Svenska kraftnat partly owns the more than 250-kilometer-long high-voltage cable that transmits electricity through the Baltic Sea.
Hurricane Ian heads for Carolinas after pounding Florida
By Meg Kinnard And Adriana Gomez Licon in Charleston
CHARLESTON, S.C. (AP) — A revived Hurricane Ian set its sights on South Carolina’s coast Friday and the historic city of Charleston, with forecasters predicting a storm surge and floods after the megastorm caused catastrophic damage in Florida and left people trapped in their homes.
With all of South Carolina’s coast under a hurricane warning, a steady stream of vehicles left Charleston on Thursday, many likely heeding officials’ warnings to seek higher ground. Storefronts were sandbagged to ward off high water levels in an area prone to inundation.
On Friday morning in Charleston, powerful wind gusts bent tree branches and sent sprays of steadily falling rain sideways. Streets in the 350-year-old city were largely empty, an ordinarily packed morning commute silenced by the advancing storm.
With winds holding at 85 mph (140 kph), the National Hurricane Center’s update at 8 a.m. Friday placed Ian about 105 miles (175 km) southeast of Charleston and forecast a “life-threatening storm surge” and hurricane conditions along the Carolina coastal area later Friday.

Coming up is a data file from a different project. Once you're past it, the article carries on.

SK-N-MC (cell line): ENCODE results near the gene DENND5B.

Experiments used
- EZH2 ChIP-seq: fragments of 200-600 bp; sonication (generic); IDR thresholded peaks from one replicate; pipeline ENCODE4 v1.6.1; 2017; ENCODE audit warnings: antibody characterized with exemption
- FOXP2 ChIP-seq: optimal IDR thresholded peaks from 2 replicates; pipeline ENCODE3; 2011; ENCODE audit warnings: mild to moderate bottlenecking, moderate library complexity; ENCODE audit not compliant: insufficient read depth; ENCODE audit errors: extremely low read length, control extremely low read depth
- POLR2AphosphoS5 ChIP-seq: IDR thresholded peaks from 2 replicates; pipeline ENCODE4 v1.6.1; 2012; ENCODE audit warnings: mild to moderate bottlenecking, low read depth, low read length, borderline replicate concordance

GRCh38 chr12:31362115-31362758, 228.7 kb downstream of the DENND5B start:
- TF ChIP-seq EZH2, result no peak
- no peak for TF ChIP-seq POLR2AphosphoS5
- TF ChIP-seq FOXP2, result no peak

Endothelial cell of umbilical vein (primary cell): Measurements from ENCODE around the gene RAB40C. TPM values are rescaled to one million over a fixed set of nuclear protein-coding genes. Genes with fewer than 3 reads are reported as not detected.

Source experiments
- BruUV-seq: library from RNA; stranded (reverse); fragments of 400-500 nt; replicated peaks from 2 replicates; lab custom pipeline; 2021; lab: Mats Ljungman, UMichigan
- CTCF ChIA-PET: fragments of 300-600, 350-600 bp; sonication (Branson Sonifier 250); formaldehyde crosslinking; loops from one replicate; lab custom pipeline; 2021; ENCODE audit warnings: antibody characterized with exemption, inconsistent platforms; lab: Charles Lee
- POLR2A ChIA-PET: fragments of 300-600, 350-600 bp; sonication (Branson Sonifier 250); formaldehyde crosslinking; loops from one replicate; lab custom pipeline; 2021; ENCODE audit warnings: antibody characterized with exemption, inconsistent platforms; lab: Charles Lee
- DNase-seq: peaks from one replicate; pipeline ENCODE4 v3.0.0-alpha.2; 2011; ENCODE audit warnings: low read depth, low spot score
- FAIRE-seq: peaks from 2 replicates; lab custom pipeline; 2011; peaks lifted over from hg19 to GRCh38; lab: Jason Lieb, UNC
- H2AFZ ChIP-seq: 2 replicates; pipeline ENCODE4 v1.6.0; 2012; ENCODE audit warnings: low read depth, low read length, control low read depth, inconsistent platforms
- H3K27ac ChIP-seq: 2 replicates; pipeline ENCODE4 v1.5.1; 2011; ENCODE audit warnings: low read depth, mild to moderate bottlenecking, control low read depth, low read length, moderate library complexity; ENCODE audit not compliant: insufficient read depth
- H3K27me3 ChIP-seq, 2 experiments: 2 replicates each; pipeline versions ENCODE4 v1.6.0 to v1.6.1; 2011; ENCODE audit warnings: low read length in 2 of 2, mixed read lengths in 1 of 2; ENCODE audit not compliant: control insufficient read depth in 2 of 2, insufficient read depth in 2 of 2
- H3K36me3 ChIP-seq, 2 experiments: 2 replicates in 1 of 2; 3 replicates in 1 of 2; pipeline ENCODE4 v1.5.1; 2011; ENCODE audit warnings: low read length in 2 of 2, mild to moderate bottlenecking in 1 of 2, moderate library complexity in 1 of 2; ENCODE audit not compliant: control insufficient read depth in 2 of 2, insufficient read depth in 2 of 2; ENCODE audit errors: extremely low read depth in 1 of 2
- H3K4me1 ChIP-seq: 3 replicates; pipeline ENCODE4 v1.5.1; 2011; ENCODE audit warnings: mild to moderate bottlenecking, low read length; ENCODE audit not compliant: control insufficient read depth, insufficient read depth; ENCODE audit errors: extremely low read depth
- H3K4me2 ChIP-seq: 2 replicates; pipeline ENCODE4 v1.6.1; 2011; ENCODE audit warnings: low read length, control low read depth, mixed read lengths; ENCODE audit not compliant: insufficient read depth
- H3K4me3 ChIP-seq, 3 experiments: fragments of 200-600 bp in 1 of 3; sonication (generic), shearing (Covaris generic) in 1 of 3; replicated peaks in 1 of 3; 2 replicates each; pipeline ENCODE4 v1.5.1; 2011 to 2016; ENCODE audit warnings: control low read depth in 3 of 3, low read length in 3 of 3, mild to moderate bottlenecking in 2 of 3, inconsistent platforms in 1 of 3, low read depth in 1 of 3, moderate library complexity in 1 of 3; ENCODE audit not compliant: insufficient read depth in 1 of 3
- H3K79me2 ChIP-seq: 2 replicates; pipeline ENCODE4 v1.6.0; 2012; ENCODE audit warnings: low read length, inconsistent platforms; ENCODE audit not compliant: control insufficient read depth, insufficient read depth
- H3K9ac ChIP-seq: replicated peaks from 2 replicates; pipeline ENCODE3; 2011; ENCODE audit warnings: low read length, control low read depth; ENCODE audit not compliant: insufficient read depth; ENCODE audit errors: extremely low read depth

The hurricane warning stretched from the Savannah River to Cape Fear, with flooding likely across the Carolinas and southwestern Virginia, the center said. The forecast predicted a storm surge of up to 7 feet (2.1 meters) into coastal areas of the Carolinas, and rainfall of up to 8 inches (20 centimeters).
In Florida, rescue crews piloted boats and waded through riverine streets Thursday to save thousands of Floridians trapped amid flooded homes and buildings shattered by Hurricane Ian.
Florida Gov. Ron DeSantis said at least 700 rescues, mostly by air, were conducted on Thursday involving the U.S. Coast Guard, the National Guard and urban search-and-rescue teams.
Ian had come ashore Wednesday on Florida’s Gulf Coast as a monstrous Category 4 hurricane, one of the strongest storms ever to hit the U.S. It flooded homes on both the state’s coasts, cut off the only road access to a barrier island, destroyed a historic waterfront pier and knocked out electricity to 2.6 million Florida homes and businesses — nearly a quarter of utility customers. Some 2.1 million of those customers remained in the dark days afterward.
At least six people were confirmed dead in Florida, including two who died Thursday afternoon when their car hydroplaned and overturned in a water-filled ditch in north Florida’s Putnam County, while three other people were reported killed in Cuba after the hurricane struck there on Tuesday.